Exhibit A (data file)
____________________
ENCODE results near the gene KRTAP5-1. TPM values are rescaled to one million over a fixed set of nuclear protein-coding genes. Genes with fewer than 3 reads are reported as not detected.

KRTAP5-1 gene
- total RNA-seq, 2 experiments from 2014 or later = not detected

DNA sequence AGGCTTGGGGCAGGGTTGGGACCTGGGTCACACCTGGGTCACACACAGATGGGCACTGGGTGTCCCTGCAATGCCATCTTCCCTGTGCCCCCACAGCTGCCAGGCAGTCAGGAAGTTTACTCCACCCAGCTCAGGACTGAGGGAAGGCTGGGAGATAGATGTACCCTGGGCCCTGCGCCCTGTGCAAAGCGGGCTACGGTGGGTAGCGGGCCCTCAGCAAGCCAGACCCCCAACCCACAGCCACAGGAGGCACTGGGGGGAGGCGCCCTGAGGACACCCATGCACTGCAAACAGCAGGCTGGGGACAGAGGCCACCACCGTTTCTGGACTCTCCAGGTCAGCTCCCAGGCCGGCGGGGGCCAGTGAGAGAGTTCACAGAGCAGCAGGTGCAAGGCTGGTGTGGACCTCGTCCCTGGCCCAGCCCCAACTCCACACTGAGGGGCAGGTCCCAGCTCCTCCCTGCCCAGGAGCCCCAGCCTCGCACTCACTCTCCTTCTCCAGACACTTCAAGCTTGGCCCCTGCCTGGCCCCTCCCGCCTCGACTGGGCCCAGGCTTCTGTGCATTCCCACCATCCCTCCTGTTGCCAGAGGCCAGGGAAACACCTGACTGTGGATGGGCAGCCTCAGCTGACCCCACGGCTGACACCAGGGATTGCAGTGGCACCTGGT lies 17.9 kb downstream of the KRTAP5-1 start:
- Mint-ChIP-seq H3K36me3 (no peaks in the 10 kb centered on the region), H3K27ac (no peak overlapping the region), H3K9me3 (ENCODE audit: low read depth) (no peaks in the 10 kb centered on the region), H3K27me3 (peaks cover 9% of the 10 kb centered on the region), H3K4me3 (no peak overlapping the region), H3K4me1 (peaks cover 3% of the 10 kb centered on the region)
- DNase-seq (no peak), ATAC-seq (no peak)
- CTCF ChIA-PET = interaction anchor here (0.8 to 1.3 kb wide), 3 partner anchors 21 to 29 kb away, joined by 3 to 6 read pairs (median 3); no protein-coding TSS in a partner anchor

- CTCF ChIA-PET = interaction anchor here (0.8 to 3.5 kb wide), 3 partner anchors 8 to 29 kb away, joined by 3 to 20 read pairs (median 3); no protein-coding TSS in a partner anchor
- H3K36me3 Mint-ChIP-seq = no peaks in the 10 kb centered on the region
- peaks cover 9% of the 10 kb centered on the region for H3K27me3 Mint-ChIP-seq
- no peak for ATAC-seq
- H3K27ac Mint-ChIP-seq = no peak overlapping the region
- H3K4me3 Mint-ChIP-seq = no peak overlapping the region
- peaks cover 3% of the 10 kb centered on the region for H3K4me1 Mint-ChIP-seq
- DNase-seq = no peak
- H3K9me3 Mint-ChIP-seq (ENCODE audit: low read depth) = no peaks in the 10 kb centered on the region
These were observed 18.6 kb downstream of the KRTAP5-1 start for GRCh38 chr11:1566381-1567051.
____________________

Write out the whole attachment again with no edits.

ENCODE results near the gene KRTAP5-1. TPM values are rescaled to one million over a fixed set of nuclear protein-coding genes. Genes with fewer than 3 reads are reported as not detected.

KRTAP5-1 gene
- total RNA-seq, 2 experiments from 2014 or later = not detected

DNA sequence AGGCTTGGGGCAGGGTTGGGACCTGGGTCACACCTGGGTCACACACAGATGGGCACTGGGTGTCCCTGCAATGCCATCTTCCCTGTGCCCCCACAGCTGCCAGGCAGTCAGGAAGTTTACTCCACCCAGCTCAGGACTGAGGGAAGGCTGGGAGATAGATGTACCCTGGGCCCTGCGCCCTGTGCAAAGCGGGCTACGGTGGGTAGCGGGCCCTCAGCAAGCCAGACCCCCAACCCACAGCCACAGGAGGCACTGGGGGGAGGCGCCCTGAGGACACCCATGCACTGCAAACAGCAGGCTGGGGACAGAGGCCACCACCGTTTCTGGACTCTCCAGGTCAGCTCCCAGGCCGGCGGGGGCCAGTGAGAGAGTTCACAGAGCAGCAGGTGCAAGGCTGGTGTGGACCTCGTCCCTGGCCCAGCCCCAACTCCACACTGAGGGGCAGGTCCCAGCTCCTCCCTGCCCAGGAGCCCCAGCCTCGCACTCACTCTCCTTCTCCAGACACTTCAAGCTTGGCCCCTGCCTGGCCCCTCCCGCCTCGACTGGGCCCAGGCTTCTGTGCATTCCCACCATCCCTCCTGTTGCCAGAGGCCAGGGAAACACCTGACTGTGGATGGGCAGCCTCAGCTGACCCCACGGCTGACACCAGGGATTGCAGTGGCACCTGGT lies 17.9 kb downstream of the KRTAP5-1 start:
- Mint-ChIP-seq H3K36me3 (no peaks in the 10 kb centered on the region), H3K27ac (no peak overlapping the region), H3K9me3 (ENCODE audit: low read depth) (no peaks in the 10 kb centered on the region), H3K27me3 (peaks cover 9% of the 10 kb centered on the region), H3K4me3 (no peak overlapping the region), H3K4me1 (peaks cover 3% of the 10 kb centered on the region)
- DNase-seq (no peak), ATAC-seq (no peak)
- CTCF ChIA-PET = interaction anchor here (0.8 to 1.3 kb wide), 3 partner anchors 21 to 29 kb away, joined by 3 to 6 read pairs (median 3); no protein-coding TSS in a partner anchor

- CTCF ChIA-PET = interaction anchor here (0.8 to 3.5 kb wide), 3 partner anchors 8 to 29 kb away, joined by 3 to 20 read pairs (median 3); no protein-coding TSS in a partner anchor
- H3K36me3 Mint-ChIP-seq = no peaks in the 10 kb centered on the region
- peaks cover 9% of the 10 kb centered on the region for H3K27me3 Mint-ChIP-seq
- no peak for ATAC-seq
- H3K27ac Mint-ChIP-seq = no peak overlapping the region
- H3K4me3 Mint-ChIP-seq = no peak overlapping the region
- peaks cover 3% of the 10 kb centered on the region for H3K4me1 Mint-ChIP-seq
- DNase-seq = no peak
- H3K9me3 Mint-ChIP-seq (ENCODE audit: low read depth) = no peaks in the 10 kb centered on the region
These were observed 18.6 kb downstream of the KRTAP5-1 start for GRCh38 chr11:1566381-1567051.